Cinco De Mayo Celebrations Go On, Despite Fears Of ICE Targeting

PHILADELPHIA (CBS) — Cinco de Mayo is a roughly 150 year old tradition that celebrates a battle in 1862, in which Mexico defeated the French army.

It celebrates Mexican pride, in that unlikely victory. In America this Cinco de Mayo, some Mexican nationals are focusing on a very different battle.

“I just want to talk to the people don’t have fear,” said Juan Carlos Romero.

Romero is a Mexican business owner in South Philadelphia, who said battling fear is what he is focused on.

“Leave the fears out. We are part of this country. We are part of this community,” added Romero.

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Because of fear South Philadelphia’s Annual ‘Carnival de Puebla’ was cancelled. It’s one of the country’s largest Cinco de Mayo celebrations.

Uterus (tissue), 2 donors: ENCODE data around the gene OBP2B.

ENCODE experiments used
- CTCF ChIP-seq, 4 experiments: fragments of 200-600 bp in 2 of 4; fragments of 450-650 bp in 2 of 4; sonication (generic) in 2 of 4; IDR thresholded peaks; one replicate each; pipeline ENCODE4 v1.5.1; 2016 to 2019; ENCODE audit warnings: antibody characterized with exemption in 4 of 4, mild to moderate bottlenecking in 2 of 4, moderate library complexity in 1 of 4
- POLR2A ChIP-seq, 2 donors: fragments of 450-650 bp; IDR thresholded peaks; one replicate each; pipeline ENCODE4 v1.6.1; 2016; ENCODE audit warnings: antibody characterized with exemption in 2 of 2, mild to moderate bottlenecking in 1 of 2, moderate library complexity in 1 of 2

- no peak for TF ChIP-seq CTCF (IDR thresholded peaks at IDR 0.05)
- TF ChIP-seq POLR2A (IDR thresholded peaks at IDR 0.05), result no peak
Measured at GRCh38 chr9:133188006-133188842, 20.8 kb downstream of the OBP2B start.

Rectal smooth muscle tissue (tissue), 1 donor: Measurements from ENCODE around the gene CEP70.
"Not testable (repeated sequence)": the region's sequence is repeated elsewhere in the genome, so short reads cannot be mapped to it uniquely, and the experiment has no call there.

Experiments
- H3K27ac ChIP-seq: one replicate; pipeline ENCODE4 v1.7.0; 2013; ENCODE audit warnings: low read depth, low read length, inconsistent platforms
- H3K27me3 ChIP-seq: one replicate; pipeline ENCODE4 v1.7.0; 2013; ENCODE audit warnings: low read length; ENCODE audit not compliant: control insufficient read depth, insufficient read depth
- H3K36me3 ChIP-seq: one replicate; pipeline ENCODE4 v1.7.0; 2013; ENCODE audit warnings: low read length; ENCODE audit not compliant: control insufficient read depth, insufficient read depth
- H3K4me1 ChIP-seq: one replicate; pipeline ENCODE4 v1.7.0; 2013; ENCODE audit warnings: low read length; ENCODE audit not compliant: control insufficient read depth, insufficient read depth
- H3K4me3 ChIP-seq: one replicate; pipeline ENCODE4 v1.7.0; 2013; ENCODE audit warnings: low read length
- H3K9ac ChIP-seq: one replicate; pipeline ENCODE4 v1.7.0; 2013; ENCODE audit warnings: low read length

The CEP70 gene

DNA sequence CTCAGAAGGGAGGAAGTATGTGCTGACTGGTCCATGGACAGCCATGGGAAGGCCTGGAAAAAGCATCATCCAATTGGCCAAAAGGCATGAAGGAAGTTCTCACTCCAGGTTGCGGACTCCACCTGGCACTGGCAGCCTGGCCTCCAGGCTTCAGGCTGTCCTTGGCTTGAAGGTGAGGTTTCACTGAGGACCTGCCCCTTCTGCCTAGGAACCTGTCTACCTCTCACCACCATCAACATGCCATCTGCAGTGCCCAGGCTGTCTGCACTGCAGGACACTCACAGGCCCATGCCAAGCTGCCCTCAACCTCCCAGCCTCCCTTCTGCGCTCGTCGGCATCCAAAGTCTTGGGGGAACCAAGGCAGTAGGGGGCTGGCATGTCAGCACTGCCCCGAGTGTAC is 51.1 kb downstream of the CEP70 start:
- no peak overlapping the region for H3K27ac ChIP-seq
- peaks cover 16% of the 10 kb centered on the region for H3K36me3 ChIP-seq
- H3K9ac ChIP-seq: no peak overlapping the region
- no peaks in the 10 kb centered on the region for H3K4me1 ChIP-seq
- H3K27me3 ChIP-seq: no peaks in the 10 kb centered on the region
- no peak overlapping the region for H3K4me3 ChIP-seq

Organizers were concerned undocumented Mexicans could be targeted by ICE, but Juan Carlos Romero and other Mexican nationals in the area organized a smaller celebration along 9th Street and Ellsworth.

It’s an area where most of the businesses are Mexican owned.

“For people to come and really experience that side of it, rather than these ‘bad hombres’ and all this weird dialogue. We’re like, ‘we are just people!’ We just want to go to church and live our lives and work,” said Karenina Wolff with South Philadelphia Latino Business Association.

Knowing many undocumented Mexicans will likely stay home, the hope for the smaller celebration is to educate others in the community on what Mexicans here have to offer.

“We are a part of this neighborhood. We are a part of this city,” said Romero, “We are a part of the economics. We are not the problem. We are a part of the solution of the economic problem of this country.”

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